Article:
The Bible is also about a place (setting) named Israel, that spreads into surrounding regions and eventually into parts of the Roman Empire.
The setting is important to a story. It can have an immense effect on the plot and characters. Take for example the fictional story of The Wizard of Oz. Or how about something a bit more current, The Matrix. The setting largely affects the overall story and helps us better understand the characters and why they do what they do.
So let’s get our bearings straight. I’d like for you to take a look at two maps. The first map has red markings that correspond to the biblical setting (places mentioned in scripture). Here’s the first map:
Here’s the current google map of that same area. There’s even a satellite image available. https://www.google.com/maps/d/u/0/viewer?oe=UTF8&msa=0&ie=UTF8&mid=1uR5a0eI379UMHAtfhCjiJcJIlYQ
The stories in the Bible are about the people (characters) who lived in these areas long ago.
The purpose of the Bible is to reveal who God is and to show us His will toward mankind. In this way, God’s story declares His desire for a relationship with His most prized creation—people (ALL people).
It was God’s plan from the beginning to bring revelation and salvation through His son, Jesus Christ (John 1: 1-4). Jesus said, “You search the Scriptures because you think that in them you have eternal life, and it is these that bear witness of Me.” So, we can say that the focus of the Bible is about Jesus since he said the entire Scriptures bear witness of who he is. The Scriptures tell us that he is God in the flesh (1 John 1:1, 14; Colossians 2:9). He bore our sins on the cross (1 Peter 2:24), and he died and rose from the dead 1 Corinthians 15: 1-4). We can also say that the Bible is the background that supports and testifies to who Jesus is and what he did.
The history of the Bible is a very large and complex subject involving many dates, councils, people, and political events. It is far more complex than can be dealt with in a single article. In fact, there have been many, many books written about this subject. If you want some basic understanding as to how the Bible was compiled, I have referenced a few sites that I find informative.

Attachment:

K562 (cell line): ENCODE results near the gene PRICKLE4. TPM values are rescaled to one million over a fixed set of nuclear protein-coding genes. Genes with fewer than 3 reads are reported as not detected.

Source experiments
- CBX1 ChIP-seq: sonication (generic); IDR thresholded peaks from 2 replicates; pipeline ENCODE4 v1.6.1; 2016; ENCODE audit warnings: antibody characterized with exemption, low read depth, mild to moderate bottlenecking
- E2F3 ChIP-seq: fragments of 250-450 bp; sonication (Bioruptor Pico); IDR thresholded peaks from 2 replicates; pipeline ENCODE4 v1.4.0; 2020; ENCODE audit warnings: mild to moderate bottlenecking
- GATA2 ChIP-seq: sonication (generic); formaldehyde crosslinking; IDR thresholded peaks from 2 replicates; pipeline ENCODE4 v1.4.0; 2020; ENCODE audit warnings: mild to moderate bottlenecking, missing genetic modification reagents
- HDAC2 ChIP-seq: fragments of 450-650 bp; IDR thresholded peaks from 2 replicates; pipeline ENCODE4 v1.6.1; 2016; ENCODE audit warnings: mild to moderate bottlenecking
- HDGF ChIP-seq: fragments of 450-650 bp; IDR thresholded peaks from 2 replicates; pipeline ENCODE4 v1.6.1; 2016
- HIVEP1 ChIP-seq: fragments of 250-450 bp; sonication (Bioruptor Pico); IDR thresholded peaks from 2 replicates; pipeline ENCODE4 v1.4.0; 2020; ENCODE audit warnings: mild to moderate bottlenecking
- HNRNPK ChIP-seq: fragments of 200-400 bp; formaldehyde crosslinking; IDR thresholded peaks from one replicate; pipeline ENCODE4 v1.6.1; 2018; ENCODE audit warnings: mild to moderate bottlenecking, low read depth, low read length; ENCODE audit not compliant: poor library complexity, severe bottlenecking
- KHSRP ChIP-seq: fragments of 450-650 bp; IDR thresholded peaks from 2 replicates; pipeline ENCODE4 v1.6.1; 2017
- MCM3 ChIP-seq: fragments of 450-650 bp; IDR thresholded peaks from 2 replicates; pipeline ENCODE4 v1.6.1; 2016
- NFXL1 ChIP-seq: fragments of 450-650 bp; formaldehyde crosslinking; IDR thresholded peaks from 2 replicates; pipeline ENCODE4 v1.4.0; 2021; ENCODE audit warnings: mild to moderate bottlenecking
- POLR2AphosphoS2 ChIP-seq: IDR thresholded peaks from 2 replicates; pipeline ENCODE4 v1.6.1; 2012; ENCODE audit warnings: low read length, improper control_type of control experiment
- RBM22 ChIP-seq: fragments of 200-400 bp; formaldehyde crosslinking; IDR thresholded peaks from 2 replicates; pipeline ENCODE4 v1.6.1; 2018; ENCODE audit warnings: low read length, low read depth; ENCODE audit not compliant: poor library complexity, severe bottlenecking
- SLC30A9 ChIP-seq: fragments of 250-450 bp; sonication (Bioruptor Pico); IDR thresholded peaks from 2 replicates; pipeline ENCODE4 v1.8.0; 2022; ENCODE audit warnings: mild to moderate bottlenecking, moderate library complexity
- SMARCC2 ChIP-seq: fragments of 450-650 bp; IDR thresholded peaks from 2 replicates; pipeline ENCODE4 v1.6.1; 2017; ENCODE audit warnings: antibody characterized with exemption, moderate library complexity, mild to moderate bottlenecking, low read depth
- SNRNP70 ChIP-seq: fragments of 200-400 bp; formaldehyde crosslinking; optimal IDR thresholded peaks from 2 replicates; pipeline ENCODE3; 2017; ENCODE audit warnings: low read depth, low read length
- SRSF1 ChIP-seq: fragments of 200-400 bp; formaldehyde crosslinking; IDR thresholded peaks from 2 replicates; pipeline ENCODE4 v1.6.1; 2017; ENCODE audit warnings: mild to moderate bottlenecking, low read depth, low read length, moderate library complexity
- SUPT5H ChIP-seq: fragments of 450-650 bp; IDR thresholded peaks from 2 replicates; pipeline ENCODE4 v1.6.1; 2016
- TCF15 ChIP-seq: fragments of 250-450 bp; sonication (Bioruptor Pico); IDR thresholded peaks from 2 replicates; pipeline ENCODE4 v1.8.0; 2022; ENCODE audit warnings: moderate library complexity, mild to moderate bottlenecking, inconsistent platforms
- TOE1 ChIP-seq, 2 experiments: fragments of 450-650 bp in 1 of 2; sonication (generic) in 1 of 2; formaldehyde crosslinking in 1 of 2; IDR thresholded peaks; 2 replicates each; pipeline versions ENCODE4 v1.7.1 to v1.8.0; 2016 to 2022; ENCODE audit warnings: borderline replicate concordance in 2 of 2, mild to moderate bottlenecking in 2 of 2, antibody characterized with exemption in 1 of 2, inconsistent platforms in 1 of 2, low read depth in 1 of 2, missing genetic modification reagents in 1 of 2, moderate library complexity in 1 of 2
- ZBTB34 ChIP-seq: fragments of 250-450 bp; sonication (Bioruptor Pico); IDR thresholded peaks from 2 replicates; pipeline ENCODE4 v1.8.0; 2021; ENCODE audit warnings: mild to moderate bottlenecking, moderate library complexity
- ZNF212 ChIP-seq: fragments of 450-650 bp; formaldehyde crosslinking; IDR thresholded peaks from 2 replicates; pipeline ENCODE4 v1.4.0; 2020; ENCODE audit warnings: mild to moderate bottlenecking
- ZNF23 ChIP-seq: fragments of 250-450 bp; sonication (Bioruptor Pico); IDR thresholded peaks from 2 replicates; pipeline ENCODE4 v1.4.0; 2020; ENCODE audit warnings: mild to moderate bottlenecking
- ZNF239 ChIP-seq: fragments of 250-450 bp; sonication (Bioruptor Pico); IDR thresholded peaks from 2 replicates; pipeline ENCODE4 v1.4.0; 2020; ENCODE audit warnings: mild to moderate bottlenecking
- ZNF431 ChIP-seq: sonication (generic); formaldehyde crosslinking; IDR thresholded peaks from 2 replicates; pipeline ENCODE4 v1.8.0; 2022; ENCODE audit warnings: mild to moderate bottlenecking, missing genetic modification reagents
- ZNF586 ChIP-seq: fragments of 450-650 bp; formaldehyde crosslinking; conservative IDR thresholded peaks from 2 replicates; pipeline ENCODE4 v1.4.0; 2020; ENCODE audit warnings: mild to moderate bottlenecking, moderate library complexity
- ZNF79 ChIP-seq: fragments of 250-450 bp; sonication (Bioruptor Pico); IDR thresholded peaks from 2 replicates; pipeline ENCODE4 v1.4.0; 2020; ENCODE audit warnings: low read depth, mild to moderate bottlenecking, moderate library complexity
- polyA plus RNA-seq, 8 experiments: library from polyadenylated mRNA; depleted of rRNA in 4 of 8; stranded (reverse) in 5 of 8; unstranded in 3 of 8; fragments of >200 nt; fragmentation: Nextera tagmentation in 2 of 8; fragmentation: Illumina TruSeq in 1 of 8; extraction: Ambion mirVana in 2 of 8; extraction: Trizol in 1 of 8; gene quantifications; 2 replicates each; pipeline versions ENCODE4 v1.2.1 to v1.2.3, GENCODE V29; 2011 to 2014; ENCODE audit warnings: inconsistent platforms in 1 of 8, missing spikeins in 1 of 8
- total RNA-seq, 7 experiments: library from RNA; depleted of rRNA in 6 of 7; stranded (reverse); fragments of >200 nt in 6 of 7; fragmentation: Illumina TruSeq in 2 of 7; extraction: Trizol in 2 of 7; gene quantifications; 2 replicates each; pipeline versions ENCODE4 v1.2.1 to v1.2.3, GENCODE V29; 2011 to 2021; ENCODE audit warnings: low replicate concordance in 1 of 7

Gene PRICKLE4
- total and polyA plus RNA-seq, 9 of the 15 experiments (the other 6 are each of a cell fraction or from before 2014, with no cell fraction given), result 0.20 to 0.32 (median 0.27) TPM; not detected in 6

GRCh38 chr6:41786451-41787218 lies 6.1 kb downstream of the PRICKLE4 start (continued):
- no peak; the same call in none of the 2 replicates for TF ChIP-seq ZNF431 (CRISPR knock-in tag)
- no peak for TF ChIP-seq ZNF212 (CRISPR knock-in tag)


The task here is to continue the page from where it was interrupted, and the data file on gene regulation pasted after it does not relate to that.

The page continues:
Now that we have established some of the fundamentals, we can begin to look at ways to study the Bible. We will do this over the next few articles.
Here’s a sneak peek of what we’ll be discussing:
I told you in my last article that reading a children’s Bible to my kids is how I began to make sense of the adult Bible. Later I realize the reason for this. The children’s Bible highlighted the significant people and events. I’m going to show you how to make that connection, as well as suggest other reading plans and tips.
Let me leave you with this. God is not removed from His creation. He desires to be known. His story—His revelation, is alive within the pages of scripture. They tell one seamless story about the God who made you and me. Isn’t that exciting?
I look forward to meeting you here next Monday.
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— Beckie Lindsey (@LindseyBeckie) August 15, 2016
This post is linked to Literacy Musing Mondays!